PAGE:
“The Middle East is a strategic territory for us because it’s very much a market for shoes and handbags, and fits with our aim of opening more retail stores. The region makes up 3 percent of our global business, and we believe we can easily double that in the next two years,” said Alexis Mourot, COO of Christian Louboutin, noting that the brand plans to add 15 new doors worldwide next year.
Down under, Westfield Sydney, a $1.2 billion shopping center slated to openlater this week, has attracted Aldo and Stuart Weitzman.
It is located on the Pitt Street Mall, which has experienced the world’s highest rise in rents over the last 12 months, surging 71 percent to $748.50 per square foot, according to real estate firm Colliers International.
Nathan Clark, Colliers’ national director of retail agency, said there is still plenty of room for upscale brands to expand in the region.
“With credit markets improving, retailers with a strong balance sheet are quickly gaining the confidence to expand into markets previously viewed as too expensive or difficult to penetrate,” he said.
Weitzman told Footwear News he is opening in Sydney because the brand’s results in Melbourne “have been beyond expectations. [Plus], Westfield is the premier landlord in Australia, so these factors [will make] a recipe for success.”
The designer noted that the brand also is opening a boutique in the Beijing IFC within the next 12 months.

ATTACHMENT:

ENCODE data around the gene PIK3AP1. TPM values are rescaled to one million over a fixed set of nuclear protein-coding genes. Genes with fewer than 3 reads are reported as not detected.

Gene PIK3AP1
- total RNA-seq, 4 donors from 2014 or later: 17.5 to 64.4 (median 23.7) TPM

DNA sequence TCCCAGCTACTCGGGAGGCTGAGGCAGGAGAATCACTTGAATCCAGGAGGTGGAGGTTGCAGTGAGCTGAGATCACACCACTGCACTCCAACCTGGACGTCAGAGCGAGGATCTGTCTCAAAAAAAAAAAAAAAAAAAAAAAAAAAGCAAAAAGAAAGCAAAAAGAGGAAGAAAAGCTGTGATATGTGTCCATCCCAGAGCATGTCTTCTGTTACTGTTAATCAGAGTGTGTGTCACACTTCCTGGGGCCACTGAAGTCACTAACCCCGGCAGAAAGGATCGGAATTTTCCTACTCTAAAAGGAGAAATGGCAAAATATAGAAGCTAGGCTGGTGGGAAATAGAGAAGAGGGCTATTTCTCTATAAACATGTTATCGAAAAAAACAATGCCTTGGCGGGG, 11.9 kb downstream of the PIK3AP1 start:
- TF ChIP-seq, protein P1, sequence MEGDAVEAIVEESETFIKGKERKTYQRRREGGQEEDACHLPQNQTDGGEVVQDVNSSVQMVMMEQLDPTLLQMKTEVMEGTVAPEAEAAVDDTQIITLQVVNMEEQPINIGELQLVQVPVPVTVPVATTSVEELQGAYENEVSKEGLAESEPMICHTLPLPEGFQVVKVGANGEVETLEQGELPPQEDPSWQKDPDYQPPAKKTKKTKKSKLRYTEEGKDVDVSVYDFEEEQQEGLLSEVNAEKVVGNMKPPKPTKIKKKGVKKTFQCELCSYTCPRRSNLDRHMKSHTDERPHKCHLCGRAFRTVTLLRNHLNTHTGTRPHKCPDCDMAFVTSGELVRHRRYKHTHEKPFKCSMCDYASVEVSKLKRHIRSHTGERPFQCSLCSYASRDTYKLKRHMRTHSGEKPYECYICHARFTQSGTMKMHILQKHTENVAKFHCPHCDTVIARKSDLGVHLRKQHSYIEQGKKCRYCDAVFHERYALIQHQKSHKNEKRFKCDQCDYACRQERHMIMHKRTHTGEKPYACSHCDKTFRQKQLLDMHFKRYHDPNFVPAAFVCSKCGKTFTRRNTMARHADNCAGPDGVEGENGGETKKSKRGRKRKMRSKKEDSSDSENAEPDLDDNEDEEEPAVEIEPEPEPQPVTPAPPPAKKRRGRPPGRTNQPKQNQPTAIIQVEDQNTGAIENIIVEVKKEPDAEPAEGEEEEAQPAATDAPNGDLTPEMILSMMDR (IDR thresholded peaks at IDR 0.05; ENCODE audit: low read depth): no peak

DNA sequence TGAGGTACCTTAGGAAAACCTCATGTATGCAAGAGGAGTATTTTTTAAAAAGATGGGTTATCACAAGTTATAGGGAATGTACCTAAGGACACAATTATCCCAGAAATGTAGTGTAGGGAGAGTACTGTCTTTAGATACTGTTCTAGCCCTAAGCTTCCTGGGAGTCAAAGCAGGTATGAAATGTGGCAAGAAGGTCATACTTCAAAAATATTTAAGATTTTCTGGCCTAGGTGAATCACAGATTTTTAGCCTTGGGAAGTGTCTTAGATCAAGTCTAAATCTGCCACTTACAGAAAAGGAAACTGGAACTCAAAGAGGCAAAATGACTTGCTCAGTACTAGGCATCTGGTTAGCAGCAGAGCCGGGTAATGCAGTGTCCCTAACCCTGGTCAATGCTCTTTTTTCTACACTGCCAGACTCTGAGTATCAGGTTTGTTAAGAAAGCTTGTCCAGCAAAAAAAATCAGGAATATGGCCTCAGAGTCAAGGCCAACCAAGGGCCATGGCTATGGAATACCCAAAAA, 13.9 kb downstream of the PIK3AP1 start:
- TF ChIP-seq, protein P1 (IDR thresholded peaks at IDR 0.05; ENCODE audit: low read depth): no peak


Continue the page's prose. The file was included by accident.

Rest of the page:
Singapore is another city with one of the strongest pulls this year, thanks to the Marina Bay Sands resort that opened its 800,000-sq.-ft. retail paradise last month. Notably, Louis Vuitton’s flagship in The Shoppes at Marina Bay Sands will be enshrined in a standalone glass pavilion that appears to float on the water off the bay.
And at least 10 other shoe brands have planted their feet there, including Jimmy Choo, Manolo Blahnik, Bally, Crocs, Birkenstock, Hush Puppies and Skechers.
Jimmy Choo CEO Joshua Schulman said the new mall at Marina Bay Sands offers a “completely different type of shopping experience and clientele” and “will provide great exposure to clients from China and all over Asia. Marina Bay Sands has a critical mass of luxury brands. Expectations are high for this center.”
Manolo Blahnik recently unveiled a store in The Shoppes modeled after a Chinese birdcage, and further international expansion is top of mind for Kristina Blahnik, the designer’s niece, who oversees store planning.
“The Middle Eastern market is fairly new to us insofar as it has developed within the last 10 years, and sales have been fantastic and growing well. Russia also is a very fast-expanding territory for us, while Singapore is such an international place with a very transient [population],” said Blahnik.
The brand recently unveiled a boutique in Dubai Mall and is about to bow a shop-in-shop in Moscow’s Tsum department store.
“As a global brand, you need to be located in these key cities [to take advantage of growing demand] in that market,” Blahnik said.